• Magnetic resonance imaging (MRI). A diagnostic procedure that uses a combination of large magnets and a computer to produce detailed images of organs and structures within the body.

  • Radionuclide bone scan. A nuclear imaging technique that uses a very small amount of radioactive material, which is injected into the patient's bloodstream to be detected by a scanner. This test shows blood flow to the bone and cell activity within the bone.

  • Electromyogram (EMG). A test to evaluate nerve and muscle function.

Treatment for low back pain

Specific treatment for low back pain will be determined by your doctor based on:

  • Your age, overall health, and medical history

  • Diagnosis

  • Extent of the condition

  • Your tolerance for specific medications, procedures, or therapies

  • Expectations for the course of the condition

  • Your opinion or preference

Treatment may include:

  • Activity modification

  • Medication

  • Physical rehabilitation and/or therapy

  • Occupational therapy

  • Weight loss (if overweight)

  • No smoking

  • Following a prevention program (as directed by your doctor)

  • Surgery

  • Assistive devices (for example, mechanical back supports)

Low back pain rehabilitation

Generally, there are 3 phases to low back pain rehabilitation. These include the following:

  • Phase I: Acute Phase. During this initial phase, the physiatrist and treatment team focus on making a diagnosis, developing an appropriate treatment plan, and implementing the treatment regimen to reduce the initial low back pain and source of inflammation. This may include any or all of the items listed above and/or the utilization of ultrasound, electrical stimulation, or specialized injections.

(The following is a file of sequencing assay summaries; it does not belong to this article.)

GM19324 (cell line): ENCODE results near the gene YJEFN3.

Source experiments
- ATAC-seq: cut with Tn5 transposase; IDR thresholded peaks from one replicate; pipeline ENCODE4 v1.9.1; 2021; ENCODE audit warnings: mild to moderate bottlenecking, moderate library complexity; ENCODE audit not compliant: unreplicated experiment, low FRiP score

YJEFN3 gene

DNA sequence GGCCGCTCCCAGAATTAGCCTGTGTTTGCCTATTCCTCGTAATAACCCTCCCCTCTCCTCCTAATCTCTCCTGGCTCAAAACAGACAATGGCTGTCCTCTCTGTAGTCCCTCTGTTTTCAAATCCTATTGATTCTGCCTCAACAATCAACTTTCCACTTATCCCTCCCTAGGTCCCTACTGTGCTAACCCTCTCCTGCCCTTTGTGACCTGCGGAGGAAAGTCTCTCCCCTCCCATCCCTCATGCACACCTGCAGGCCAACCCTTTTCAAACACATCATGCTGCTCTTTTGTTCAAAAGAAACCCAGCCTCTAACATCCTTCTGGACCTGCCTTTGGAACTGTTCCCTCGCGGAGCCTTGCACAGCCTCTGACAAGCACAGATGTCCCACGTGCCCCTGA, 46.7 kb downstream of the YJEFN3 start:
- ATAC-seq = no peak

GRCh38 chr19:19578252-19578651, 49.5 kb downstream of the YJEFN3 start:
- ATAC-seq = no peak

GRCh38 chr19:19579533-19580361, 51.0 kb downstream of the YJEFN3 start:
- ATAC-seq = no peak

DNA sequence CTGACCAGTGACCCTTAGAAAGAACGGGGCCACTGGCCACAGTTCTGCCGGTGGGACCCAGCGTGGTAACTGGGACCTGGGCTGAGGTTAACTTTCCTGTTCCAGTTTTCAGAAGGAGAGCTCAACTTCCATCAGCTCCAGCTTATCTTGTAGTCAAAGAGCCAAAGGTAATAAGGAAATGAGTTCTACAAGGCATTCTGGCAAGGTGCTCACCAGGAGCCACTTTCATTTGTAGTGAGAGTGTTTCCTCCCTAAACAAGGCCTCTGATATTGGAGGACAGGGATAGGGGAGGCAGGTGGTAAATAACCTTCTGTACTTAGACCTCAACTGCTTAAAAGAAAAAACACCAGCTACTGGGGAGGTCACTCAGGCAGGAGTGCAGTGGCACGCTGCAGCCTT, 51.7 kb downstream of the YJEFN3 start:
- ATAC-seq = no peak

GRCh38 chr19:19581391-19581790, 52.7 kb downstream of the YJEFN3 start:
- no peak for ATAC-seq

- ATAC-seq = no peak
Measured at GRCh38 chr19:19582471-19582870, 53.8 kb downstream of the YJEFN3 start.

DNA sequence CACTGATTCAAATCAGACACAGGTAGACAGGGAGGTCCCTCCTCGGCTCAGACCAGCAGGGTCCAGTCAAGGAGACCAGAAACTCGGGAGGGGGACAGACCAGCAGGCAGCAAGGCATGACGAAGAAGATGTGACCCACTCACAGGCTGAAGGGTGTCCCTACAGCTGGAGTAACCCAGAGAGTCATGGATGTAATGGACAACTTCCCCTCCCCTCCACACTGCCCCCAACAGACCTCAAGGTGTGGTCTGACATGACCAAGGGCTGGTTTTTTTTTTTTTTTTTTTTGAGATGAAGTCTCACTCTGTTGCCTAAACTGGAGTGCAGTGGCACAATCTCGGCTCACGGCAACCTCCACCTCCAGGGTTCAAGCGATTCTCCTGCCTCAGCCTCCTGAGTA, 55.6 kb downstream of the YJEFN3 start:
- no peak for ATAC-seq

• Phase II: Recovery Phase. Once the initial pain and inflammation are better managed, the rehabilitation team then focuses on helping the patient to restore working function of the body. This includes returning the patient to normal daily activities while implementing a specialized exercise program that is designed to help the individual regain flexibility and strength.

  • Phase III: Maintenance Phase. The goal of this phase of low back pain rehabilitation is 2-fold educating the individual on ways to prevent further injury and strain to the back, and helping the individual to maintain an appropriate level of physical fitness to help further increase strength and endurance.

Treatment Programs


Massachusetts General Hospital understands that a variety of factors influence patients' health care decisions. That's just one reason why we're dedicated to ensuring patients understand their diagnosis and treatment options. Because a single option might not serve all patients, we offer a wide range of coordinated treatments and related services across the hospital. Patients should consult with their primary care doctor or other qualified health care provider for medical advice and diagnosis information.